You know why AIOps is useful in theory. But do you understand how to put AIOps into practice and reap real-world benefits?
If not, this blog is for you. Although the field of AIOps remains relatively young, and AIOps-enabled tools are still developing, you can start taking steps now to organize your IT team and processes in ways that will allow you to take advantage of AIOps.
AIOps in Theory
At the theoretical level, the benefits of AIOps are easy to identify. AIOps lets IT Ops and DevOps teams use data, machine learning and artificial intelligence to automate tasks that would otherwise depend upon manual human intervention.
As a simple example, an AIOps tool could identify a virtual server that is running out of disk space, then increase the virtual disk allocation automatically, without requiring a human IT engineer to recognize the problem and intervene.
Similarly, an AIOps tool could trace a problem back to its root cause—an important function in today’s complex, software-defined, fast-changing architectures, where surface-level issues can be difficult to interpret without delving into reams of data.
Practical AIOps Planning
How do you operationalize these and other theoretical use cases for AIOps? The answer, as noted above, has not yet been fully fleshed out because AIOps is still a developing field.
Nonetheless, there are things you can do today to get ready to prepare for the possibilities of AIOps as AIOps-enabled tools enter into production.
Identify Processes that Can Best Leverage AIOps
An obvious first step in preparing to take advantage of AIOps is to identify the tools and processes that AIOps can help you improve.
AIOps won’t be able to help with every IT-related task at every organization. As an example, it probably won’t do much to help you plan long-term IT staffing needs (although it might help you plan day-to-day on-call schedules). In addition, you might have some tasks that you perform infrequently, or that are low-stake, and therefore don’t stand to gain much from AIOps.
At the same time, there are plenty of other processes, from monitoring to incident response to security analysis, where AIOps can come in handy.
Your first task in preparing to leverage AIOps, then, is to identify which processes you currently struggle with the most—then plan to use AIOps to improve them.
Identify AIOps-Friendly Tools
In some cases, AIOps may be integrated into tools you currently use that don’t yet support AIOps. In other cases, you’ll have to go out and find new tools to make the best use of AIOps.
It’s therefore worth doing some research now to determine which of your vendors are already working to integrate AIOps into their tools, and which AIOps-friendly alternatives are available in the event that a tool you use today doesn’t look like it will take advantage of AIOps in the near future.
Provide AIOps Education
Education is always an important part of making the shift to a new technology, and AIOps is no exception.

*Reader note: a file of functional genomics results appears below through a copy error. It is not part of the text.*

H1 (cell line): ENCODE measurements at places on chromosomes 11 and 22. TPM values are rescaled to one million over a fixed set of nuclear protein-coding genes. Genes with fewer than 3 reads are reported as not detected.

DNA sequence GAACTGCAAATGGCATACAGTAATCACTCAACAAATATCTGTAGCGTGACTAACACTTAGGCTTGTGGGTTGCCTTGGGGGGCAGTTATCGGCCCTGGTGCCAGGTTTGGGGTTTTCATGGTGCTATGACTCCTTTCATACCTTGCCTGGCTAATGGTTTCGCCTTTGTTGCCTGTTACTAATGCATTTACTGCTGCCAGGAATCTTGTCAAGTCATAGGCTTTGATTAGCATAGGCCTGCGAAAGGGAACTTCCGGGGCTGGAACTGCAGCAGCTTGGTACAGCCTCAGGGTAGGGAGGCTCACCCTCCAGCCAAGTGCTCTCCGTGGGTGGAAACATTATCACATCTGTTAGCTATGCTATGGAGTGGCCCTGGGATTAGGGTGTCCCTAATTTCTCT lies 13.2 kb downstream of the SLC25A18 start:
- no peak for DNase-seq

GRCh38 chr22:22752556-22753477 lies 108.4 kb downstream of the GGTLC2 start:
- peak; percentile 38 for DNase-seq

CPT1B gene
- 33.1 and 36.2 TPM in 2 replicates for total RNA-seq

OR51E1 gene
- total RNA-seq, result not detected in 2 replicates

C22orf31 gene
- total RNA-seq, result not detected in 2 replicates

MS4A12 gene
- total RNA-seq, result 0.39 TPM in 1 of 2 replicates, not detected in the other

AIOps education should begin with communicating to your team just how much your organization stands to gain by leveraging AIOps. (It might not hurt to mention how AIOps can benefit engineers personally, too, by doing things like reducing the number of alerts they have to handle during off-call hours and helping to automate tedious processes.)
Once you’ve achieved buy-in for AIOps within your team, and a basic understanding of the concept, you can take education further by training engineers in specific AIOps use cases, like monitoring and incident response.
Streamline Data Collection for AIOps
You can’t do AIOps without data. In order to prepare for an AIOps-centric IT operation, you want to make sure that you are streamlining your data collection processes.
That entails identifying which data sources are pertinent for your AIOps use cases (and which ones aren’t—collecting unhelpful data could create a distraction), along with making sure that the data is properly prepared and stored.
The meaning of “properly” in this context will vary depending on which types of data you are collecting and which AIOps tools you use, but at a basic level, you should be thinking about things like how to ensure data quality, and perform any necessary data transformations in order to feed the best data you can into your AIOps tools.
Identify Your End Goals
The immediate effect of AIOps is to help IT teams do their jobs better, faster, and with less manual effort.
The long-term effect, however, is up to you, and depends on how you choose to take advantage of the time- and risk-savings that AIOps provides. Will you use AIOps tools to scale up your infrastructure without having to hire more engineers? Will you refocus your DevOps team’s time on work like coding (which is much harder to automate) so that you can build software faster? Will you increase the amount of effort that you devote to manual code review and testing?
However you choose to use AIOps tools, it’s important to set a goal ahead of time so that you can ensure that you work constantly toward it, and turn AIOps into real long-term value.